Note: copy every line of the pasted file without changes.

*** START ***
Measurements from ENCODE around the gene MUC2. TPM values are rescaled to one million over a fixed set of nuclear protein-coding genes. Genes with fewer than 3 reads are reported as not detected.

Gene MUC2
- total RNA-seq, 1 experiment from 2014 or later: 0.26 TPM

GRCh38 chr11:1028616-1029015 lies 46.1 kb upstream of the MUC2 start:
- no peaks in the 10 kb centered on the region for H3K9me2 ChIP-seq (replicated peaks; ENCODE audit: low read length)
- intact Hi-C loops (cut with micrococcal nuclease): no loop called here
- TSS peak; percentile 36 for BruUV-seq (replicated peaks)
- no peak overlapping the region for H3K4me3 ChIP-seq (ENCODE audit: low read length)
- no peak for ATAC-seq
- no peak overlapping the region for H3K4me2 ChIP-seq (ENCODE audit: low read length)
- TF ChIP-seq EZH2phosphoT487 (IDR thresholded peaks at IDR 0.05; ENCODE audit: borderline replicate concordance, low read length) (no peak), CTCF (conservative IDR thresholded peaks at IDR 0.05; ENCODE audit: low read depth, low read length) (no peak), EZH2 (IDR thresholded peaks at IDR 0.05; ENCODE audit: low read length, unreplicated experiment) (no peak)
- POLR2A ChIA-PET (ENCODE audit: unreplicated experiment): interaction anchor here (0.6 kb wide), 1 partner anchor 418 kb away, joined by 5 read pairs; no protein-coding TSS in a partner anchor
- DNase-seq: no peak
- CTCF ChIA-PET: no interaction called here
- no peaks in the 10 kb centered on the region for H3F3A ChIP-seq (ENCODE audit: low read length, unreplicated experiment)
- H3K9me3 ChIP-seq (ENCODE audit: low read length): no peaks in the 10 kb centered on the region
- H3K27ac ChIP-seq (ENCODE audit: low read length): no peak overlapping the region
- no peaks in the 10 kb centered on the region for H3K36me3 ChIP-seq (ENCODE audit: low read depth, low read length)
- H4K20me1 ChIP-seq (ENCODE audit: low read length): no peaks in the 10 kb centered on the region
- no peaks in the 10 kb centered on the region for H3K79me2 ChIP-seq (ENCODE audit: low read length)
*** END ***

Measurements from ENCODE around the gene MUC2. TPM values are rescaled to one million over a fixed set of nuclear protein-coding genes. Genes with fewer than 3 reads are reported as not detected.

Gene MUC2
- total RNA-seq, 1 experiment from 2014 or later: 0.26 TPM

GRCh38 chr11:1028616-1029015 lies 46.1 kb upstream of the MUC2 start:
- no peaks in the 10 kb centered on the region for H3K9me2 ChIP-seq (replicated peaks; ENCODE audit: low read length)
- intact Hi-C loops (cut with micrococcal nuclease): no loop called here
- TSS peak; percentile 36 for BruUV-seq (replicated peaks)
- no peak overlapping the region for H3K4me3 ChIP-seq (ENCODE audit: low read length)
- no peak for ATAC-seq
- no peak overlapping the region for H3K4me2 ChIP-seq (ENCODE audit: low read length)
- TF ChIP-seq EZH2phosphoT487 (IDR thresholded peaks at IDR 0.05; ENCODE audit: borderline replicate concordance, low read length) (no peak), CTCF (conservative IDR thresholded peaks at IDR 0.05; ENCODE audit: low read depth, low read length) (no peak), EZH2 (IDR thresholded peaks at IDR 0.05; ENCODE audit: low read length, unreplicated experiment) (no peak)
- POLR2A ChIA-PET (ENCODE audit: unreplicated experiment): interaction anchor here (0.6 kb wide), 1 partner anchor 418 kb away, joined by 5 read pairs; no protein-coding TSS in a partner anchor
- DNase-seq: no peak
- CTCF ChIA-PET: no interaction called here
- no peaks in the 10 kb centered on the region for H3F3A ChIP-seq (ENCODE audit: low read length, unreplicated experiment)
- H3K9me3 ChIP-seq (ENCODE audit: low read length): no peaks in the 10 kb centered on the region
- H3K27ac ChIP-seq (ENCODE audit: low read length): no peak overlapping the region
- no peaks in the 10 kb centered on the region for H3K36me3 ChIP-seq (ENCODE audit: low read depth, low read length)
- H4K20me1 ChIP-seq (ENCODE audit: low read length): no peaks in the 10 kb centered on the region
- no peaks in the 10 kb centered on the region for H3K79me2 ChIP-seq (ENCODE audit: low read length)